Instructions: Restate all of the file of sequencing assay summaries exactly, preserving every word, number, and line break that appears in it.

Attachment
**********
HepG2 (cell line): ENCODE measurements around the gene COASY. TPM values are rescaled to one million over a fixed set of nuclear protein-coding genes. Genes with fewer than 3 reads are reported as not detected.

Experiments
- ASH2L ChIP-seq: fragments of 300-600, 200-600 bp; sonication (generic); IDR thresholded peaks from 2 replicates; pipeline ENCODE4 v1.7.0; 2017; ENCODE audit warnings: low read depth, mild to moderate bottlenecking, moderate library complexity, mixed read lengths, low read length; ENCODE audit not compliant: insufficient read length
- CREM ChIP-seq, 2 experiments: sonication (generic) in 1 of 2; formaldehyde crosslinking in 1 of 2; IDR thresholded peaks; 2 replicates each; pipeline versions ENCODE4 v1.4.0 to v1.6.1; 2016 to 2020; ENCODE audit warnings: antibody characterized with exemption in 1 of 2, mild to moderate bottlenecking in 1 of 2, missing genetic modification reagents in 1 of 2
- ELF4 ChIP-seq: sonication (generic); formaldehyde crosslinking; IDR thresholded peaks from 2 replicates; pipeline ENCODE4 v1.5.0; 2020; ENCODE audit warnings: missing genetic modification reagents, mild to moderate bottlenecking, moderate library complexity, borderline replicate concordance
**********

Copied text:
HepG2 (cell line): ENCODE measurements around the gene COASY. TPM values are rescaled to one million over a fixed set of nuclear protein-coding genes. Genes with fewer than 3 reads are reported as not detected.

Experiments
- ASH2L ChIP-seq: fragments of 300-600, 200-600 bp; sonication (generic); IDR thresholded peaks from 2 replicates; pipeline ENCODE4 v1.7.0; 2017; ENCODE audit warnings: low read depth, mild to moderate bottlenecking, moderate library complexity, mixed read lengths, low read length; ENCODE audit not compliant: insufficient read length
- CREM ChIP-seq, 2 experiments: sonication (generic) in 1 of 2; formaldehyde crosslinking in 1 of 2; IDR thresholded peaks; 2 replicates each; pipeline versions ENCODE4 v1.4.0 to v1.6.1; 2016 to 2020; ENCODE audit warnings: antibody characterized with exemption in 1 of 2, mild to moderate bottlenecking in 1 of 2, missing genetic modification reagents in 1 of 2
- ELF4 ChIP-seq: sonication (generic); formaldehyde crosslinking; IDR thresholded peaks from 2 replicates; pipeline ENCODE4 v1.5.0; 2020; ENCODE audit warnings: missing genetic modification reagents, mild to moderate bottlenecking, moderate library complexity, borderline replicate concordance